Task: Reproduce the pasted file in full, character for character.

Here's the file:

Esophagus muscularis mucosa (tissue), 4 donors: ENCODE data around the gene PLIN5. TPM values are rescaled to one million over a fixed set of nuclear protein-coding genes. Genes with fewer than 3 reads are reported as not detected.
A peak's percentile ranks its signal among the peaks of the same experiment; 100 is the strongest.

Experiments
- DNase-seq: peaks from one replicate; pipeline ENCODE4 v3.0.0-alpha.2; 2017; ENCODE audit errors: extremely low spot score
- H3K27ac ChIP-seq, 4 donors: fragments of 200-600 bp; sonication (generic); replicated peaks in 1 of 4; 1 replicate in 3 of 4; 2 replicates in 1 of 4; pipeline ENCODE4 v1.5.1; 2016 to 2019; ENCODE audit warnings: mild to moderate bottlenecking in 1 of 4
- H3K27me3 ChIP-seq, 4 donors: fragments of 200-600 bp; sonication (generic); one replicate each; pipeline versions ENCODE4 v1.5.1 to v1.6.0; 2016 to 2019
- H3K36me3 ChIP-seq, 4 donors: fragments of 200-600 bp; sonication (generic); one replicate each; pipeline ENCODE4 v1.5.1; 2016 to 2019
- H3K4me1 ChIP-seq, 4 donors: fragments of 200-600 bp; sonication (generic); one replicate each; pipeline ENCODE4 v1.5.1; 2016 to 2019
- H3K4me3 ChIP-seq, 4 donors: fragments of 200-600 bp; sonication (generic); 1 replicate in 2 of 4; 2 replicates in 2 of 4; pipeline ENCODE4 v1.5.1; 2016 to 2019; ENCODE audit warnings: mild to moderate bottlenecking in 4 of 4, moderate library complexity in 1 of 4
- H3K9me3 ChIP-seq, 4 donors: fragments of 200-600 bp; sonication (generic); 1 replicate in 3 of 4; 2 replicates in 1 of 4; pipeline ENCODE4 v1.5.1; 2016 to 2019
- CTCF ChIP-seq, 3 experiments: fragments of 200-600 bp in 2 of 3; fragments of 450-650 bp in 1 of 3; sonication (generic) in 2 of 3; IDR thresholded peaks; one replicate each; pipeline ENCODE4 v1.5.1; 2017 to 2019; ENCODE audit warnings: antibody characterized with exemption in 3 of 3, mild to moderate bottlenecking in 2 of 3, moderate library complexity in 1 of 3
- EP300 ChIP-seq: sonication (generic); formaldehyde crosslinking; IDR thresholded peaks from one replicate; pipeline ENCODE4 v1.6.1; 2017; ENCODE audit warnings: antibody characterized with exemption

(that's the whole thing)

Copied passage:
Esophagus muscularis mucosa (tissue), 4 donors: ENCODE data around the gene PLIN5. TPM values are rescaled to one million over a fixed set of nuclear protein-coding genes. Genes with fewer than 3 reads are reported as not detected.
A peak's percentile ranks its signal among the peaks of the same experiment; 100 is the strongest.

Experiments
- DNase-seq: peaks from one replicate; pipeline ENCODE4 v3.0.0-alpha.2; 2017; ENCODE audit errors: extremely low spot score
- H3K27ac ChIP-seq, 4 donors: fragments of 200-600 bp; sonication (generic); replicated peaks in 1 of 4; 1 replicate in 3 of 4; 2 replicates in 1 of 4; pipeline ENCODE4 v1.5.1; 2016 to 2019; ENCODE audit warnings: mild to moderate bottlenecking in 1 of 4
- H3K27me3 ChIP-seq, 4 donors: fragments of 200-600 bp; sonication (generic); one replicate each; pipeline versions ENCODE4 v1.5.1 to v1.6.0; 2016 to 2019
- H3K36me3 ChIP-seq, 4 donors: fragments of 200-600 bp; sonication (generic); one replicate each; pipeline ENCODE4 v1.5.1; 2016 to 2019
- H3K4me1 ChIP-seq, 4 donors: fragments of 200-600 bp; sonication (generic); one replicate each; pipeline ENCODE4 v1.5.1; 2016 to 2019
- H3K4me3 ChIP-seq, 4 donors: fragments of 200-600 bp; sonication (generic); 1 replicate in 2 of 4; 2 replicates in 2 of 4; pipeline ENCODE4 v1.5.1; 2016 to 2019; ENCODE audit warnings: mild to moderate bottlenecking in 4 of 4, moderate library complexity in 1 of 4
- H3K9me3 ChIP-seq, 4 donors: fragments of 200-600 bp; sonication (generic); 1 replicate in 3 of 4; 2 replicates in 1 of 4; pipeline ENCODE4 v1.5.1; 2016 to 2019
- CTCF ChIP-seq, 3 experiments: fragments of 200-600 bp in 2 of 3; fragments of 450-650 bp in 1 of 3; sonication (generic) in 2 of 3; IDR thresholded peaks; one replicate each; pipeline ENCODE4 v1.5.1; 2017 to 2019; ENCODE audit warnings: antibody characterized with exemption in 3 of 3, mild to moderate bottlenecking in 2 of 3, moderate library complexity in 1 of 3
- EP300 ChIP-seq: sonication (generic); formaldehyde crosslinking; IDR thresholded peaks from one replicate; pipeline ENCODE4 v1.6.1; 2017; ENCODE audit warnings: antibody characterized with exemption